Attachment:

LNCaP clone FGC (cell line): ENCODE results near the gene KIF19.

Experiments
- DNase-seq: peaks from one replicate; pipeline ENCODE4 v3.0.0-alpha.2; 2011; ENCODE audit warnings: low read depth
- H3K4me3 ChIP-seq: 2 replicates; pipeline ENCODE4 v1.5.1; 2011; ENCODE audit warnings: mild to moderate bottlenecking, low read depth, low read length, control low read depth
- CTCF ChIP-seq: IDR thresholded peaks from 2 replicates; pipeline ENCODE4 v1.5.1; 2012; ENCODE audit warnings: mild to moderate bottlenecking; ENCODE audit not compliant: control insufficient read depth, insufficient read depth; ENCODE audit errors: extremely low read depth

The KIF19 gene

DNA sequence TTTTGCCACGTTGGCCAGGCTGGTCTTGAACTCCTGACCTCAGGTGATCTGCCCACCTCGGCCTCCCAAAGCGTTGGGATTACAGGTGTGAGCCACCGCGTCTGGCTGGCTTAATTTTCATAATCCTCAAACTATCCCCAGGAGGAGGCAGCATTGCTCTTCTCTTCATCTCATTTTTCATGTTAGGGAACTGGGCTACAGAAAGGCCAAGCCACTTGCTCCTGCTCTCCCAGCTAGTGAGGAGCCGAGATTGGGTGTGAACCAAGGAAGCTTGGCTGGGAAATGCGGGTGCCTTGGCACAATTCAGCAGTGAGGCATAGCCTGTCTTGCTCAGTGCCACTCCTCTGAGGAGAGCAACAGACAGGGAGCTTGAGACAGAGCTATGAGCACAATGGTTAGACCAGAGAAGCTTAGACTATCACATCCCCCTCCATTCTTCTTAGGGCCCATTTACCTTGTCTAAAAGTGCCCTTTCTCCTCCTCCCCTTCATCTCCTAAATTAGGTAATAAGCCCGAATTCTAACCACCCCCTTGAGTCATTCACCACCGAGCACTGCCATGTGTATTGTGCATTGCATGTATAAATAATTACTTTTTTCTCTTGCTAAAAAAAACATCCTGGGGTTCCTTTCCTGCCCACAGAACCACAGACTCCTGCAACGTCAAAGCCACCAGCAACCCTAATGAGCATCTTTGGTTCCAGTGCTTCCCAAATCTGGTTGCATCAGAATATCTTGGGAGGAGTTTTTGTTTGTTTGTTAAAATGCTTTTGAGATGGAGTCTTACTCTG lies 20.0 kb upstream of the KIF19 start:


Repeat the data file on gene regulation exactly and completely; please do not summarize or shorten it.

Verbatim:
LNCaP clone FGC (cell line): ENCODE results near the gene KIF19.

Experiments
- DNase-seq: peaks from one replicate; pipeline ENCODE4 v3.0.0-alpha.2; 2011; ENCODE audit warnings: low read depth
- H3K4me3 ChIP-seq: 2 replicates; pipeline ENCODE4 v1.5.1; 2011; ENCODE audit warnings: mild to moderate bottlenecking, low read depth, low read length, control low read depth
- CTCF ChIP-seq: IDR thresholded peaks from 2 replicates; pipeline ENCODE4 v1.5.1; 2012; ENCODE audit warnings: mild to moderate bottlenecking; ENCODE audit not compliant: control insufficient read depth, insufficient read depth; ENCODE audit errors: extremely low read depth

The KIF19 gene

DNA sequence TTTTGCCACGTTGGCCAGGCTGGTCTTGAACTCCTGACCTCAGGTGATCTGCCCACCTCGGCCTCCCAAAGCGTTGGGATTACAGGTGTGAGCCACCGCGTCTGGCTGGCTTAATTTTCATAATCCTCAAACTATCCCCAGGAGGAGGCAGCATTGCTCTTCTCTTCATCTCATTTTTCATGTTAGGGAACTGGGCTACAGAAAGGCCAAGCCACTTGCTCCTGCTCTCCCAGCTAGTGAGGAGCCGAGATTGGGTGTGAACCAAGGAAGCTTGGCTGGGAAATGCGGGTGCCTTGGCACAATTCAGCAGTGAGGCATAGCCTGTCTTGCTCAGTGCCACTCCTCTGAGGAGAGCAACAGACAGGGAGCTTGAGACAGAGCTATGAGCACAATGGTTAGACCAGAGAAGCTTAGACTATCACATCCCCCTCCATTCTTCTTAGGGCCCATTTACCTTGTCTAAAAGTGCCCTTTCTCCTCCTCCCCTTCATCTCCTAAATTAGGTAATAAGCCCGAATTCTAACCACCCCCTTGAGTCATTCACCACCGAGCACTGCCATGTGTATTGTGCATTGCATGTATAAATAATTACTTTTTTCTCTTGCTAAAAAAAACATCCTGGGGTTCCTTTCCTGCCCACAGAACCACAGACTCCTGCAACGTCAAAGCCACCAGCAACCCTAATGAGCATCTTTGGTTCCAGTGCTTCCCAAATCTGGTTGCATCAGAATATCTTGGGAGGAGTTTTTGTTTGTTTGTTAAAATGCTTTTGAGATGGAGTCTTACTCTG lies 20.0 kb upstream of the KIF19 start: